Full replication is most often used in high availability scenarios that consist of two nodes and only one broker node serves all requests, the second node is the failover node. For use cases that need massive scalability, full replication simply doesn’t scale. The main reason for that is, that RAM, disk space and bandwidth (between cluster nodes) is finite. If full replication would be used in a consistent way, there are n-1 replicas, which means a 10 node cluster must replicate each data to 9 other nodes, a 20 node cluster to 19 other nodes and so on.
This situation is not as severe if only the topic tree is replicated (although this has the same problems discussed above), since message routing itself doesn’t necessarily need full replication. If the broker cluster would only replicate the topic tree, this has severe impact on other aspects of MQTT. We will discuss that in a minute.
Split Brain: In case of a network split, does the broker continue to operate properly?
No network is reliable; a reliable network as prerequisite for MQTT brokers is a warn sign that message and data loss is inevitable in the long term. When it comes to distributed systems, you can’t sacrifice partition tolerance. So it’s a key question for MQTT brokers how they behave in case of network splits.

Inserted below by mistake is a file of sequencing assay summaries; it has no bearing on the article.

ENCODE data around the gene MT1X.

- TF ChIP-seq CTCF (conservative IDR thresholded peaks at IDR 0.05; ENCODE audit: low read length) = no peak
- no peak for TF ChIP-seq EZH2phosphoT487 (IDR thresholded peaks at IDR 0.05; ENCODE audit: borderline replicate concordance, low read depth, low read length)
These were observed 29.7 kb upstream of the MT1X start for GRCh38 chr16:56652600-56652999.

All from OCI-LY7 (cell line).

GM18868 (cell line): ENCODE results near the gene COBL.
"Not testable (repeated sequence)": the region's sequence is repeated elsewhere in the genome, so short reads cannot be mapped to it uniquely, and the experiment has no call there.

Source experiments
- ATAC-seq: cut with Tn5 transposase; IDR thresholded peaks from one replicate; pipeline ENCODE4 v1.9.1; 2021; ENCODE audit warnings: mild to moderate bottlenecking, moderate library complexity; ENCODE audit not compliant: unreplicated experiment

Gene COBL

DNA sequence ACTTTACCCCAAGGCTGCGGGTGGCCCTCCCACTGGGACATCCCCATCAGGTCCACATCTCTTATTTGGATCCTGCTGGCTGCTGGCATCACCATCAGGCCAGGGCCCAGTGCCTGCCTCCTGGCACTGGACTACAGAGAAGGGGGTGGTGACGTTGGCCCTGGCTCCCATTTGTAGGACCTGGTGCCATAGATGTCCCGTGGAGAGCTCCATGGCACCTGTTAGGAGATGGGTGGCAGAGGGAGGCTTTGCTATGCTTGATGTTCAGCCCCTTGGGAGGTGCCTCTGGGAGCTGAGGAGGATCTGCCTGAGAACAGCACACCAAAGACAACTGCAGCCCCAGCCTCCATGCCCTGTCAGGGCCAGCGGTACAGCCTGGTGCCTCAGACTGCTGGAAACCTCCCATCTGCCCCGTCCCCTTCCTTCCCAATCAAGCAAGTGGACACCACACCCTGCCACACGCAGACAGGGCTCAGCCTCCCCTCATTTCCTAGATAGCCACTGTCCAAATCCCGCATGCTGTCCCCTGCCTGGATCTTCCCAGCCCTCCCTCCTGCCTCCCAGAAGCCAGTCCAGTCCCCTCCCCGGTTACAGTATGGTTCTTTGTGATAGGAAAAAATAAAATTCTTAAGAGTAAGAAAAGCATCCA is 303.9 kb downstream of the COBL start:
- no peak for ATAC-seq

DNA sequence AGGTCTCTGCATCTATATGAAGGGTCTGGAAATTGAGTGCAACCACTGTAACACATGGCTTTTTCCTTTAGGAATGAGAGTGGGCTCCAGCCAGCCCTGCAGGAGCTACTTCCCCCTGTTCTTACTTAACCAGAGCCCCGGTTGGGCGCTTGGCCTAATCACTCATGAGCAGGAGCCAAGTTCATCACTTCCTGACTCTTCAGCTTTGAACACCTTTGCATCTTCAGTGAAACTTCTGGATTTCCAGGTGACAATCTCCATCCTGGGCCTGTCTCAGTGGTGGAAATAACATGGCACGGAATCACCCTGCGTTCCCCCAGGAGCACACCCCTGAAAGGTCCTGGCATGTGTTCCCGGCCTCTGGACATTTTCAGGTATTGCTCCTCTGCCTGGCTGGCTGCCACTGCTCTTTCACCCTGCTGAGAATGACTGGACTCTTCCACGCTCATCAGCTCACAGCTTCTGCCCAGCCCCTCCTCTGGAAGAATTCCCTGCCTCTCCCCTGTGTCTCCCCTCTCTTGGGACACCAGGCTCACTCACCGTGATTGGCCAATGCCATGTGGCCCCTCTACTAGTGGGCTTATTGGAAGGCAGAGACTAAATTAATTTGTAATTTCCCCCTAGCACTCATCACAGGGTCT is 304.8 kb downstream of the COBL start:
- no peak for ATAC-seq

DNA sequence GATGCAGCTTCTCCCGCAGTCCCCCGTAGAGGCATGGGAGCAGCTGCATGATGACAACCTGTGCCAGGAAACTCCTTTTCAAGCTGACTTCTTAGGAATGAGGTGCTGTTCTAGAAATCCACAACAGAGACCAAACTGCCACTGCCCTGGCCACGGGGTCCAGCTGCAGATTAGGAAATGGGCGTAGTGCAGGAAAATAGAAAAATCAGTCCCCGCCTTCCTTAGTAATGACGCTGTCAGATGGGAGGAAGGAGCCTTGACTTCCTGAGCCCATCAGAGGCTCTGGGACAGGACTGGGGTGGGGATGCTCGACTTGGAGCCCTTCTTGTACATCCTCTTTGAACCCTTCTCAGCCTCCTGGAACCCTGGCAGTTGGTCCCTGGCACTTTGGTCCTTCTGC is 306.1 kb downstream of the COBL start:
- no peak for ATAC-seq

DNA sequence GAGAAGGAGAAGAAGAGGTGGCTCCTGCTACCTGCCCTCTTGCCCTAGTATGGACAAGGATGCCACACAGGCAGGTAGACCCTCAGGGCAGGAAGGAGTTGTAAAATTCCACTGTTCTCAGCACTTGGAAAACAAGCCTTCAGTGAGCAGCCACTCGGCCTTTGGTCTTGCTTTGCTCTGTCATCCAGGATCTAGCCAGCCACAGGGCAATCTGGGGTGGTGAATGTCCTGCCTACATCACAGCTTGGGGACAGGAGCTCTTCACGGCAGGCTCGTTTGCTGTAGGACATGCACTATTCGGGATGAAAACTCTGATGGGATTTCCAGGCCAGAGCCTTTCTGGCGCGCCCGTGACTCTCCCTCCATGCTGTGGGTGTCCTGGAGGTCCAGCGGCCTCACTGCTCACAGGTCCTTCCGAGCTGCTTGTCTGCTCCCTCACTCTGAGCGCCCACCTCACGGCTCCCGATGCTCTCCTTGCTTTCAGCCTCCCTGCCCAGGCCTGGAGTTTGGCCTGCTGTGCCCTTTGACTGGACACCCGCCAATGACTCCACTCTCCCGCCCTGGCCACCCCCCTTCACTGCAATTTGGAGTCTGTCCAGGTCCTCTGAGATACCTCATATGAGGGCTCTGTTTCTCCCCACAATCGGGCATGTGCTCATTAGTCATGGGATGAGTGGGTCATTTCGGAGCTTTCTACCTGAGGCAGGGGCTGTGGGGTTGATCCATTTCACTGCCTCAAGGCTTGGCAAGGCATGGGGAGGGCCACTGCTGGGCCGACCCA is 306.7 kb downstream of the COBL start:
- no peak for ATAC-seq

It’s important that the cluster doesn’t lose its availability by refusing to accept new MQTT clients or even disconnecting MQTT clients, independent of the fact if the clients reside in a minority partition or not. So it’s also extremely important that the cluster can handle split brain scenarios. An example would be if 500.000 MQTT clients are connected to each MQTT broker node. If a split brain occurs and a single MQTT node would refuse to operate properly (e.g. due to a minority partition), half a million MQTT clients are forced to disconnect, which could result in a reconnection storm on all other cluster nodes.
What guarantees does the broker have when a network split occurs?
As discussed above, network splits are inevitable in cloud environments (and in on-premise networks), so the question is how the MQTT brokers deal with a network split or other cluster communication failures which could occur due to high latencies. There are essentially three ways to deal with these partitions:
- Don’t handle the network split and the whole system potentially loses availability and consistency.
- Trade consistency with eventual consistency and provide reconciliation mechanics.
- Trade availability and make at least the minority partition(s) unavailable, which means they are out of operation until the network split is resolved.
The CAP Theorem defines that we unfortunately can’t have all these 3 characteristics in a distributed system: Consistency, Availability, and Partition Tolerance. So the decision is really about consistency and availability and the questions you should ask yourself are: